CAA hopes good photos can help boost adoptions

Picture perfect pets

“A rescuer told me, ‘Your pictures are the difference between life and death for these animals.’ That’s not something you can unhear. It changed everything for me.” Nanette Martin, photographer

Leaders of Baton Rouge’s Companion Animal Alliance are hoping a lesson in photography will lead to a boost in shelter pet adoptions.

Award-winning photographer Nanette Martin, of S helter-Me Photography in Colorado, traveled to Baton Rouge last week to teach CAA workers how to take the best photos of the animals. CAA, a nonprofit, took over the East Baton Rouge Parish animal shelter in 2011.

Pet rescue advocates across the country suggest better photos can make a difference when it comes to adoptions or getting potential pet owners into shelters.

Martin wrapped up her training session Friday by helping the shelter take photos of all of the nearly 350 animals there — a dual-purpose session that led to more appealing photos of animals just before the holidays and gave workers a chance to practice what they learned from Martin.

To get the best photo of a black mix pup named Jake, Martin crouched low and let out a few high-pitched yelps. An assistant tossed a toy just above her camera. Martin does whatever it takes to get the animals to show some personality that will resonate in their photos.

The real key, Martin said, is getting animals to make eye contact.

“Nobody connects with ears, noses or tails,” she said, looking through her photos of Jake.

She teaches shelter workers that if a dog looks into the camera lens, it sends a connection through the photo. The yelping helps, she said, though she’s not sure where her shockingly accurate dog noises come from.

“Maybe I was a dog in a past life,” she said with a smile.

Martin estimates she has taken photos of some 10,000 animals, but she has not attempted to measure just how much of a difference she has made.

“Part of me wants to know, and part of me doesn’t,” she said. “But I have had shelters say that 100 percent of the animals I photographed were adopted, and it’s touching to know that dogs are pulled off death row because they can’t put them down after they see these photos of them.”

She easily rattles off different animals she has photographed and where they ended up. One of them, a pitbull named Zulu, looked menacing in his original shelter photo — growling behind a wire fence.

When Martin saw him in person, she discovered the dog had two deformed legs.

Soon after she took a new photo, Zulu was placed in a shelter for disabled animals where he was fitted with a brace and wheels. A family in Milwaukee that wanted a special needs pet adopted him shortly thereafter.

“That’s why you do this,” Martin said.

It wasn’t always what Martin thought she would be doing. After tiring of her work as a geologist, she decided to go back to school to pursue photography at the Art Institute of Colorado. She shot photos for LIFE, People magazine and Sports Illustrated, among other publications, but it was Hurricane Katrina that drew her into the pet photography world.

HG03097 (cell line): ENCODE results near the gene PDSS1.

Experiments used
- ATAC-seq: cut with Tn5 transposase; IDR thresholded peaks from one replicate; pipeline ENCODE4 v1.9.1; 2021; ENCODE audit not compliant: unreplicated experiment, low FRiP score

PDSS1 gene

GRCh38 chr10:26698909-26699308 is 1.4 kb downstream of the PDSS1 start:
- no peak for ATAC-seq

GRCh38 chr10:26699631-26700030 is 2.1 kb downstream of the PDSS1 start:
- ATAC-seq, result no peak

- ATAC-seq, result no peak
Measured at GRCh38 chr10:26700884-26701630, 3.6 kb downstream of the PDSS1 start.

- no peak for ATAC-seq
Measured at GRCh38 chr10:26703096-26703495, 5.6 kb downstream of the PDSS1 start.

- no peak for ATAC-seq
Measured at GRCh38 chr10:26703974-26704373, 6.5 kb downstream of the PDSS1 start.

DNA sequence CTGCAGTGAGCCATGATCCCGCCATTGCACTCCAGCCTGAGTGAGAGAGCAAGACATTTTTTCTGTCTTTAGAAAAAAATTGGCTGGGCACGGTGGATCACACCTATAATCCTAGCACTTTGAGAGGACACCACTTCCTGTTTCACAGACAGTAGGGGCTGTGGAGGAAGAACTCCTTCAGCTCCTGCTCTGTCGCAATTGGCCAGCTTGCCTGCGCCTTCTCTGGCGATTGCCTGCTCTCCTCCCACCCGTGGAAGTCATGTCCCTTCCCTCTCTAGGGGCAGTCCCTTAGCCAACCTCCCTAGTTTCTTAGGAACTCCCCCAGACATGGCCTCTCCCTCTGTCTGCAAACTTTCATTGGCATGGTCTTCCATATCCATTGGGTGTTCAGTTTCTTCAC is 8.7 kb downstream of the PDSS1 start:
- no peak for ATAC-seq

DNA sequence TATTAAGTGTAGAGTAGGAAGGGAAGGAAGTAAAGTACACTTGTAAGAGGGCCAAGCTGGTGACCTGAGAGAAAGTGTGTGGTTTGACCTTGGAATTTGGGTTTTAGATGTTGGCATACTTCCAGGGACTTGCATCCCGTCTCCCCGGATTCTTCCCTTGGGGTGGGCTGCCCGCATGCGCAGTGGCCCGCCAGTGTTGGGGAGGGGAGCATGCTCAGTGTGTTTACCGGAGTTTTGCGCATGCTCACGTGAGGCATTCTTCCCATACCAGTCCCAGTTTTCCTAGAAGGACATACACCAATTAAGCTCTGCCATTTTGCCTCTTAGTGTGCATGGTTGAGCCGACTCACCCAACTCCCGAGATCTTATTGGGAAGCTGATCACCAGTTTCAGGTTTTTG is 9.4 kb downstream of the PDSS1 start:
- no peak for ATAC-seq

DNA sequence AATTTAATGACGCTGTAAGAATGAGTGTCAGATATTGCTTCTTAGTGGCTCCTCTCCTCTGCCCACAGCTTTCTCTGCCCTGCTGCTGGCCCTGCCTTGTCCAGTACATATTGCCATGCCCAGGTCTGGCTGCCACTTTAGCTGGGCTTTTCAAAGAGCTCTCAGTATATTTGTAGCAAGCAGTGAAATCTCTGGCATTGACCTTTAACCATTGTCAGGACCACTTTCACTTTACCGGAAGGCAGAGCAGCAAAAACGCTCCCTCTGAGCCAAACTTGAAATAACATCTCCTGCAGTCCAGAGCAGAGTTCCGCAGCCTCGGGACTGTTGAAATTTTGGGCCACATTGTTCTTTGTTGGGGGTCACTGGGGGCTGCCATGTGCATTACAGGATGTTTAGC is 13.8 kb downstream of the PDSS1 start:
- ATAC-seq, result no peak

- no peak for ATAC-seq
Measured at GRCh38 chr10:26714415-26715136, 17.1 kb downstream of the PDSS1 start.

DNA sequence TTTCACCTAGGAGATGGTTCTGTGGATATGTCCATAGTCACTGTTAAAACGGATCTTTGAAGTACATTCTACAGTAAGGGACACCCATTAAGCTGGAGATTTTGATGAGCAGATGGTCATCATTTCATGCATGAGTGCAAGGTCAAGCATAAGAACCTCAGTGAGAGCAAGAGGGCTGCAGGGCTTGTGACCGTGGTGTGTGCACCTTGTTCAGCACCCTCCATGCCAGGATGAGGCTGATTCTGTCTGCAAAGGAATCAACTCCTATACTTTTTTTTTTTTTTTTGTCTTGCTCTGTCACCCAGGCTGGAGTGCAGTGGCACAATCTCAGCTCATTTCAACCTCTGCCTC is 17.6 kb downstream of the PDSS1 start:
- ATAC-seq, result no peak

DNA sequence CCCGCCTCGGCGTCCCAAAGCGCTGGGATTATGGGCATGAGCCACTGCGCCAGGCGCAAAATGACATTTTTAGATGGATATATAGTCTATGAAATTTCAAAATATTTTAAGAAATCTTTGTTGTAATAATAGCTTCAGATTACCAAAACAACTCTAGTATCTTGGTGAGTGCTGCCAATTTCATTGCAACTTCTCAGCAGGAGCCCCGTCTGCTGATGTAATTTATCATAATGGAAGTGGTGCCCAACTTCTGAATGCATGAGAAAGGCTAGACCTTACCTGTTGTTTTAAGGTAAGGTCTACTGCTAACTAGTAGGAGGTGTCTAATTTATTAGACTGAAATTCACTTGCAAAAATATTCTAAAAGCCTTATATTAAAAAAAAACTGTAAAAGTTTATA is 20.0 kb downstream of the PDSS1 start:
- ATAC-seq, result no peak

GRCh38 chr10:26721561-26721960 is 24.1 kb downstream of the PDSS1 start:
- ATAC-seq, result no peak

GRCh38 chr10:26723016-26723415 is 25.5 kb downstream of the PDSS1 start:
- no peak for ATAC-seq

“This wasn’t in my plan at all,” Martin said.

Just after Katrina made landfall in 2005, Martin traveled to New Orleans to take photos of people being rescued for People magazine.

She said she witnessed no human rescues but saw several pets stranded and struggling in the floodwaters.

“Some of them were just swimming in circles,” she said.

The rescuers she was with said they couldn’t help the dogs, so Martin wrote down their locations and sent the information to nearby animal shelters.

She later came back to Louisiana to photograph animals being transferred from Katrina-wrecked areas to a shelter in Atlanta. By the time the animals arrived in their new city, all of them that Martin had photographed had homes.

“A rescuer told me, ‘Your pictures are the difference between life and death for these animals,’ ” she said. “That’s not something you can unhear. It changed everything for me.”

Dana Kahn, outreach coordinator for the shelter, said Martin’s visit was inspiring for CAA workers and volunteers.

“We are so fortunate to have her here,” Kahn said, noting that the shelter paid nothing for Martin’s visit. “She does this because her heart is as big as our shelter.”

Morgan Comeaux, who is on the shelter’s outreach team, followed Martin closely — helping set up the blue backdrop and table, paying close attention to her positioning.

After the training, Comeaux is slated to move into the role of lead photographer for the shelter.

“It’s taught me a ton,” Comeaux said, noting that she previously had no significant photography experience.

She shot several photos alongside Martin on Friday and received positive feedback.

CAA has 160 dogs and 187 cats. Another 85 dogs and 54 cats are being fostered and are seeking permanent homes.

On average, dogs are adopted after 19 to 20 days, but cats can stay at the shelter an average of about 180 days.

Kahn said cats are harder to find homes for because kittens are often given away for free.

“But a free cat isn’t really a free cat,” she’s quick to note.

The shelter charges $80-$150 for spay/neuter surgery, a veterinarian exam, vaccinations and a microchip implantation so that lost animals can more easily be returned to their homes. Those expenses on their own outside of the shelter adoption would run up to $500, Kahn said.